Canada’s Cardinal Ouellet holds key to answers in McCarrick saga

Canada’s Cardinal Ouellet holds key to answers in McCarrick saga

Canada’s Cardinal Ouellet holds key to answers in McCarrick saga

Cardinal Marc Ouellet, prefect of the Congregation for Bishops, is pictured in a 2014 photo at the Vatican. (Credit: Paul Haring/CNS.)

In the ongoing saga of the scandals related to ex-Cardinal Theodore McCarrick, there is one person who allegedly holds the key to unlocking everything the Vatican knew about the prelate's behavior, and when they knew it. That person is Canadian Cardinal Marc Ouellet.

[Editor’s note: Crux is publishing an occasional series of brief profiles in the ongoing drama surrounding clerical sexual abuse, ex-Cardinal Theodore McCarrick, and accusations of cover-up against various Church officials including Pope Francis.]

ROME – If there’s anyone who arguably holds the key to unlocking everything the Vatican knew about the scandals surrounding ex-Cardinal Theodore McCarrick, that person is Canadian Cardinal Marc Ouellet.

Currently Prefect of the Vatican’s Congregation for Bishops, Ouellet sits atop a department which, according to former Vatican ambassador to the United States Archbishop Carlo Maria Viganò, contains a “thick” dossier on McCarrick, who lost his red hat in July after accusations went public that he had abused minors nearly 40 years ago.

Viganò published a letter Aug. 25 making a series of accusations against both current and former Vatican officials, including Pope Francis, arguing that he told the pope about McCarrick’s alleged misconduct with seminarians in 2013, and Francis ignored restrictions put into place by Benedict XVI and instead turned to McCarrick as a key advisor.

Since Viganò published his letter, there has been no word from the Vatican either confirming the existence of the dossier or denying it. With the U.S. bishops set to launch investigations into four dioceses at the heart of the McCarrick saga, all eyes are increasingly turned to Rome and whatever secrets it may possess.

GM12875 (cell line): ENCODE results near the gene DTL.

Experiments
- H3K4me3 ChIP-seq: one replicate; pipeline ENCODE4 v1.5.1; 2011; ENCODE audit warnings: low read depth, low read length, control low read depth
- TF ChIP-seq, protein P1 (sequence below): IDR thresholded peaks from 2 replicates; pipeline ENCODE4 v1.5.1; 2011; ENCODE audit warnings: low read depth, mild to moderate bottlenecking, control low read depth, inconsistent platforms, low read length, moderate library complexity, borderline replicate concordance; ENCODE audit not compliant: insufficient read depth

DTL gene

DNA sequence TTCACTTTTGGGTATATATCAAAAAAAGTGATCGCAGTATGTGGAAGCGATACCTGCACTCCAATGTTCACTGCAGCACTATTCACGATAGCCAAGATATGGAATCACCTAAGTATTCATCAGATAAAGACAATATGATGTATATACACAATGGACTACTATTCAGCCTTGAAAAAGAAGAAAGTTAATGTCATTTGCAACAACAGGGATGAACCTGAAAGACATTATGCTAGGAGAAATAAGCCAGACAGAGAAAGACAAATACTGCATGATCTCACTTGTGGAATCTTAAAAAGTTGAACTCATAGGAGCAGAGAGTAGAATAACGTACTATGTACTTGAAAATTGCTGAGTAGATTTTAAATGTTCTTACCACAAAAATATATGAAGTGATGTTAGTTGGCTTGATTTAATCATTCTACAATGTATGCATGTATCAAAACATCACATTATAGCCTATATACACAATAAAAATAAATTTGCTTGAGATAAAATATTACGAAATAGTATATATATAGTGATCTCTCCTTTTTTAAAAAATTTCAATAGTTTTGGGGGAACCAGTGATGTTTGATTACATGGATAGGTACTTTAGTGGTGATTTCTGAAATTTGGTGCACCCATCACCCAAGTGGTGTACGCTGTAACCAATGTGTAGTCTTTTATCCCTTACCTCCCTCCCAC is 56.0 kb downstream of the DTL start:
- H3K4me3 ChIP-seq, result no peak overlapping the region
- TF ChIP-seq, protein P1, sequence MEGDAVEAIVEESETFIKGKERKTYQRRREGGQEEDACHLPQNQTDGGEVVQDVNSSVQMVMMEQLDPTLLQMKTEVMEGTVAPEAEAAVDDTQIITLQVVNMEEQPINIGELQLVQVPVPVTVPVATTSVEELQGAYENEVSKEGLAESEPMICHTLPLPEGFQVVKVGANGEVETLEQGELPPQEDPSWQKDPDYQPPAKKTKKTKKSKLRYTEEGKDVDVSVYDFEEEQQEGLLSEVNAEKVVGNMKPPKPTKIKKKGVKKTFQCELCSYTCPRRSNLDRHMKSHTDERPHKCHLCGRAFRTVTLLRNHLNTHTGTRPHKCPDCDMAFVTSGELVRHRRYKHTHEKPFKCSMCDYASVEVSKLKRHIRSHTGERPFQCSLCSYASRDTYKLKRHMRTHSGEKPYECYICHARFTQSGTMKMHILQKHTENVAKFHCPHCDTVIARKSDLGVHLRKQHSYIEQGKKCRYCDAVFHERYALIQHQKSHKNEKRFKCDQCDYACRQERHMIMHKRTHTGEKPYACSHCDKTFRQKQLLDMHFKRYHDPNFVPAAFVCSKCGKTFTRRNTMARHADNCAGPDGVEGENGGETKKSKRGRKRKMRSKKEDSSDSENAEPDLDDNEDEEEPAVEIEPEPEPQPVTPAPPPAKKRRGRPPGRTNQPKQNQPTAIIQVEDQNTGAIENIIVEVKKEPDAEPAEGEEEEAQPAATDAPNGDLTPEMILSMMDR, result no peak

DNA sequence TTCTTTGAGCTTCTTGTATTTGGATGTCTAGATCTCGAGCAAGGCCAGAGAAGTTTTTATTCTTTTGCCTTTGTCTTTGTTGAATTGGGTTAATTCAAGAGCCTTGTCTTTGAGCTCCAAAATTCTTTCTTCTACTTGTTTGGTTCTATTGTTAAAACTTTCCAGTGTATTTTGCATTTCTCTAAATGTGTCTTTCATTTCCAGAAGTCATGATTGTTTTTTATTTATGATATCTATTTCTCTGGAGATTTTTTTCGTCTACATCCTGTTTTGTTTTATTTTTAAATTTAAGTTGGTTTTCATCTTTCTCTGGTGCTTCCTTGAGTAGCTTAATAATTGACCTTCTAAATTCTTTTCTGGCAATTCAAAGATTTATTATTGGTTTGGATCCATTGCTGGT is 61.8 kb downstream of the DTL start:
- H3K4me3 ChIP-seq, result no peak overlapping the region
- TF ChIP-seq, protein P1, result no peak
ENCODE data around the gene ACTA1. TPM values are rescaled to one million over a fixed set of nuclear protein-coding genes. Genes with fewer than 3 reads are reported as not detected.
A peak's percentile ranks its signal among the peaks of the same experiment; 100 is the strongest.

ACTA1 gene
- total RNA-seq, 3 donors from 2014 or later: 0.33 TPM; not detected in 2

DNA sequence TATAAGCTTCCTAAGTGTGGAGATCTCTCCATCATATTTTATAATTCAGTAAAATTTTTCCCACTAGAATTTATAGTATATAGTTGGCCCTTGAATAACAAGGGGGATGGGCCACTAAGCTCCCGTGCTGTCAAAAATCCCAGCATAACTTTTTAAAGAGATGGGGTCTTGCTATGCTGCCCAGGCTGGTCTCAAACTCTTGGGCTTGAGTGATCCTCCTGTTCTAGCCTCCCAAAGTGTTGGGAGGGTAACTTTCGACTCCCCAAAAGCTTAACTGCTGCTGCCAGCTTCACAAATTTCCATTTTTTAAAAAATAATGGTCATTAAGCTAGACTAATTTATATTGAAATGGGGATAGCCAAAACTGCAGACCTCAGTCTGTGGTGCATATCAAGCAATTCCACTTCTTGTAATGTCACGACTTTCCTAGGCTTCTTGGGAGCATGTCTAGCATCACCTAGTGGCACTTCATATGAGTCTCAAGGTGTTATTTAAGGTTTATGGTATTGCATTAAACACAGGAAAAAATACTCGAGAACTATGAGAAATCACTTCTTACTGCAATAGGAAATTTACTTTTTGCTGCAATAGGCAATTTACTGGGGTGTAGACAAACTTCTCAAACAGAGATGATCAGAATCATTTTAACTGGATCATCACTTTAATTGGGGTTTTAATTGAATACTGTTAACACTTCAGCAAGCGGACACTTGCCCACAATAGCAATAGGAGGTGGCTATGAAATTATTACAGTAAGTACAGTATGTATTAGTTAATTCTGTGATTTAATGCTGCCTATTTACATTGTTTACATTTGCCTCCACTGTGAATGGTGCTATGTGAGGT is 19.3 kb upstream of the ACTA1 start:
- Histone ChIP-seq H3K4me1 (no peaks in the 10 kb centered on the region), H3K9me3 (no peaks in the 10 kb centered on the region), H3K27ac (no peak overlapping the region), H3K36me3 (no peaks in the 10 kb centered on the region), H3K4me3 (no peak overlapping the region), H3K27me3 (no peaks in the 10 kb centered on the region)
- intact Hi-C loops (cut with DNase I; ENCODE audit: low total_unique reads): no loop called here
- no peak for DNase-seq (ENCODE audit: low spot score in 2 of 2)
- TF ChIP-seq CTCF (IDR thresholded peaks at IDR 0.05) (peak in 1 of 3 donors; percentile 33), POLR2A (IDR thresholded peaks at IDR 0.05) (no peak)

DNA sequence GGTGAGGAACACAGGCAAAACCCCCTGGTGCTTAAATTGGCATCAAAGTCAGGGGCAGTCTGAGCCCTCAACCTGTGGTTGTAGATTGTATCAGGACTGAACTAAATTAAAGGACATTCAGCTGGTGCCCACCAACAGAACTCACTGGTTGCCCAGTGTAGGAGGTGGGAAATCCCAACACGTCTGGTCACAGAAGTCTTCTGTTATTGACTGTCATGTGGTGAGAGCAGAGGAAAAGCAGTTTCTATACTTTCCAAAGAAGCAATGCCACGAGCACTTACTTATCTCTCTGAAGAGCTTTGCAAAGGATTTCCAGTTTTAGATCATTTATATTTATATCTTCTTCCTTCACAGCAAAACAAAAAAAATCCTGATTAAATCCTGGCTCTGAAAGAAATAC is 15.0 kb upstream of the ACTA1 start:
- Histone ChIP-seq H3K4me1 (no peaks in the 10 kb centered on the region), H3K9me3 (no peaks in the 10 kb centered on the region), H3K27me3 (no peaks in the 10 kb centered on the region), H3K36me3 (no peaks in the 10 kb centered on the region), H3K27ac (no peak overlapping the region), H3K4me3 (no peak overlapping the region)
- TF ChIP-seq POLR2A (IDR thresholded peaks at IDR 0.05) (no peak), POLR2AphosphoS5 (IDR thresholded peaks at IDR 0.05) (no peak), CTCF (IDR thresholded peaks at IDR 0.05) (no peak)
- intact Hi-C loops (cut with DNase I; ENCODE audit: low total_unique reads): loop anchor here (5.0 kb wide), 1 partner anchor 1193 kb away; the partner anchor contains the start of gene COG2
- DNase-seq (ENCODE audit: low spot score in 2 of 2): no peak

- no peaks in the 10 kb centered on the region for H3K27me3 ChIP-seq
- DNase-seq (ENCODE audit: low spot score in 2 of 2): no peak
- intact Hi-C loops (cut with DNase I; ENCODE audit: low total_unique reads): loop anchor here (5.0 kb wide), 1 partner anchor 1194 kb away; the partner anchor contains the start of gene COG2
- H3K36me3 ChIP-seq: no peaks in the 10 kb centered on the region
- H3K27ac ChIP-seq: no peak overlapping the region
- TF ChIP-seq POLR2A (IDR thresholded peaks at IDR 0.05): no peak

A thick dossier

Born in La Motte, Quebec in Canada in 1944, Ouellet was ordained a priest with the Society of Priests of Saint Sulpice in 1968, and just two years later moved to Colombia to teach philosophy at the Major Seminary of Bogotá.

In 2001 he was named secretary of the Vatican’s Council for Promoting Christian Unity. Prior to that, much of his career had been spent either as a professor or rector of seminaries.

Ouellet held the position in the Vatican’s office for Christian unity for just one year before being named Archbishop of Quebec in 2002, a post he had for seven years before his 2010 appointment by Benedict XVI as Prefect of the Vatican’s Congregation for Bishops and President of the Pontifical Commission for Latin America in 2010.

Having held those positions for only three years when Benedict resigned in 2013, Ouellet was confirmed by Francis, meaning he’s stayed in his roles for some eight years now. He originally stepped on board in Rome four years after McCarrick’s retirement from Washington, D.C.